What a fantastic opportunity this is! I have been following Adopt a Composer over the years and seen it celebrate, season after season, the breadth of talent and music making among our leisure-time musicians, who I have often described to colleagues as ‘National Treasures’.
The support and wealth of learning opportunities they can provide for emerging composers, through true collaboration, is extraordinary. Equally exciting is the potential for composers to build long-lasting creative partnerships, as well as contributing to a developing appetite for fresh, brand new music among dedicated audiences up and down the land.
I waited with anticipation to find out which ensemble I had been paired with. In my application and interview I did suggest a preference to be paired with a choir, as I’ve been very fortunate to receive opportunities to compose a lot of instrumental music. I was thrilled to be paired with the choir Côr Crymych a’r Cylch, based just down the M4 motorway from where I live in Cardiff. Our mentor for the scheme is Colin Riley, and from the very outset his wisdom and experience have guided our initial discussions, thoughts, and plans for the collaboration. After the announcement of the pairings, I met Angharad, the music director, and Suzanne from the choir.
We immediately began sharing ideas which were coming thick and fast! Each of us built on the other’s previous suggestion as the initial conception of the piece grew and grew! We discussed the possibility of a multi-movement work that celebrated community, unity, identity, togetherness and similar themes.
Each of the pieces would be part of the whole, but could be performed independently, and a movement could be written specifically for the choir to take to competitions. I learned that there are poets in the choir who might contribute original texts, as well as teachers who are willing for us to work with school children for part of the text for the piece. All very, very exciting!
The choir very generously invited me to join them to sing on the pitch of the Principality Stadium during the pre-match celebrations for Wales vs. Georgia on Saturday 18 November. I went to meet them for the first time during their weekly rehearsal the Tuesday before the game. I was overwhelmed by the sense of community, the warm reception I received, and the collective sense of humour and fun among the choir, and between the choir and Angharad. It was a real joy to experience!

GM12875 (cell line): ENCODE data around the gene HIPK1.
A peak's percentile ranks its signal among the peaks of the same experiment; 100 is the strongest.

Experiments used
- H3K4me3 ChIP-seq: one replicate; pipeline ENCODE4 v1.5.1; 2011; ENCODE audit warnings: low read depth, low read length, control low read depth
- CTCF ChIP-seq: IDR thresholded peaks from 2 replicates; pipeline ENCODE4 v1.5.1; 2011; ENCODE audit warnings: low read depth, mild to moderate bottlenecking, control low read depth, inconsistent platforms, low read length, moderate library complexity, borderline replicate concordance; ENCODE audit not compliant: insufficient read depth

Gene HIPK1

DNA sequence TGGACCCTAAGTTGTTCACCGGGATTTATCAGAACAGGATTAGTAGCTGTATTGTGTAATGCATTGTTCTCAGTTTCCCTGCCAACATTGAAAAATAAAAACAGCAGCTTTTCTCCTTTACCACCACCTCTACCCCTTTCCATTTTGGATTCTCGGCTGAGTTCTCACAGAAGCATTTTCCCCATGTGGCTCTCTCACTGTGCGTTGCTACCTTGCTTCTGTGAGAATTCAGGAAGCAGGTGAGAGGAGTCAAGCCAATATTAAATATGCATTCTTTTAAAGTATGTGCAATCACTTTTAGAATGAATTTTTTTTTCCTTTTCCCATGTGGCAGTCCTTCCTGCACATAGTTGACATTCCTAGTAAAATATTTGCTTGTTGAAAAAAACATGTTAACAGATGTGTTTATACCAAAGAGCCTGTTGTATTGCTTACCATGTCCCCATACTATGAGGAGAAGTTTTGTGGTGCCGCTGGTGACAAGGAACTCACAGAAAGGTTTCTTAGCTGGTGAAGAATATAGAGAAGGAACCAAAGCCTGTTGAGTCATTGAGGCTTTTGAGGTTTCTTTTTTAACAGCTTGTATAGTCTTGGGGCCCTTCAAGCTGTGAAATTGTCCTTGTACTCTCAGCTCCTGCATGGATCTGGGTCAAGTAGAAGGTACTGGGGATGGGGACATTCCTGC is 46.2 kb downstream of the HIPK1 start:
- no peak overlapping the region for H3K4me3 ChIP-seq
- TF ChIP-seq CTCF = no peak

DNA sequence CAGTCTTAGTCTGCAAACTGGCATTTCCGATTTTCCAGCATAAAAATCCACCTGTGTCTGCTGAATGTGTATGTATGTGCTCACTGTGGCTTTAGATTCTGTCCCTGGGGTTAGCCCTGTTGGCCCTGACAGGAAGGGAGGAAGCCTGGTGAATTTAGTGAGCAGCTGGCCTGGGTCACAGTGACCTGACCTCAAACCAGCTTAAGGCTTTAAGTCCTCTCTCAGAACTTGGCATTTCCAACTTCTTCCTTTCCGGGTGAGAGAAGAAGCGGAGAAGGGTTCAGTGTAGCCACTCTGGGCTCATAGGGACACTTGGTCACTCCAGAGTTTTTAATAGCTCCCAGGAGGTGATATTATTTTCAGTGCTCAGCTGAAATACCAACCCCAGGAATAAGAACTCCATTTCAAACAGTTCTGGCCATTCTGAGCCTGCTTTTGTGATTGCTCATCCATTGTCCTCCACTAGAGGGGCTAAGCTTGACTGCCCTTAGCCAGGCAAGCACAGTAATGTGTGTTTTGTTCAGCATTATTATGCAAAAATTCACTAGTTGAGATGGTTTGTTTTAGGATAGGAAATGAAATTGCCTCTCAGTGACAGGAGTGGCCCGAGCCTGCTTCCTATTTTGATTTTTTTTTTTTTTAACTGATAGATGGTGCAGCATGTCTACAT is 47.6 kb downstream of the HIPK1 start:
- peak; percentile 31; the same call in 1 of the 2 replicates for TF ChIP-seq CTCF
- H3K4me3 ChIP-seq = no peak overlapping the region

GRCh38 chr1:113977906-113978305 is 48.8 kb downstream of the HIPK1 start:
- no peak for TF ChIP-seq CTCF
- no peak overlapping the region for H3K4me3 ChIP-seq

I was invited to join either the tenor or bass section, as I’m a bit of a shaky baritone, so was seated in between the two sections. It was also a joy to be immersed in the Welsh language – something I had not experienced since Welsh lessons in secondary school – and a very kind gentleman named Eirion from the tenor section translated the bits that I couldn’t quite work out! After a series of fun and engaging warm ups, we were off singing the repertoire that had been supplied by the Welsh Rugby Union.
The choir has such a warm, rich, beautiful and heartfelt sound. I was overwhelmed and lots of ideas began to fizz away inside my ears. Although my sight singing is usually fine, I had a bit of trouble reading the Welsh words, and the choir was generously forgiving. All of the choir had the repertoire off copy, as was the requirement, and at one point Angharad had everyone walking around the room in different directions while singing one of the pieces. Brilliant! I resolved to work on the repertoire at home and make sure it was up to scratch by the performance on Saturday.
After rehearsing all of the pieces for the rugby, I then had the opportunity to step out of the choir, and listen as an audience member as they sang through two works they were preparing for their Christmas concert. One was for the whole choir, and one for the men alone, and both reinforced my initial impressions of the choir’s warm, beautifully blended sound packed with heart and soul.
Singing in the Principality Stadium with Côr Crymych – one of three choirs who joined together to form the massed choir for this match – was a very emotional experience. The choir’s rich sound combined with the sense of occasion for some truly resonant and uplifting singing.
A combination of factors meant that we couldn’t meet next for our first workshop until Tuesday 16 January. We started a shared Google Doc to share thoughts and ideas, and I created a few exercises for the choir to try that explore different textures we would like to try in the work, all based on pitches derived from the choir’s name, and setting the words ‘Mabwysiadu Cyffansoddwr’ (pronounced Mab-oi-see-ad-ee Cov-an-soth-oo-r), which means ‘Adopt a Composer’ in Welsh.
It seems like the right place to start!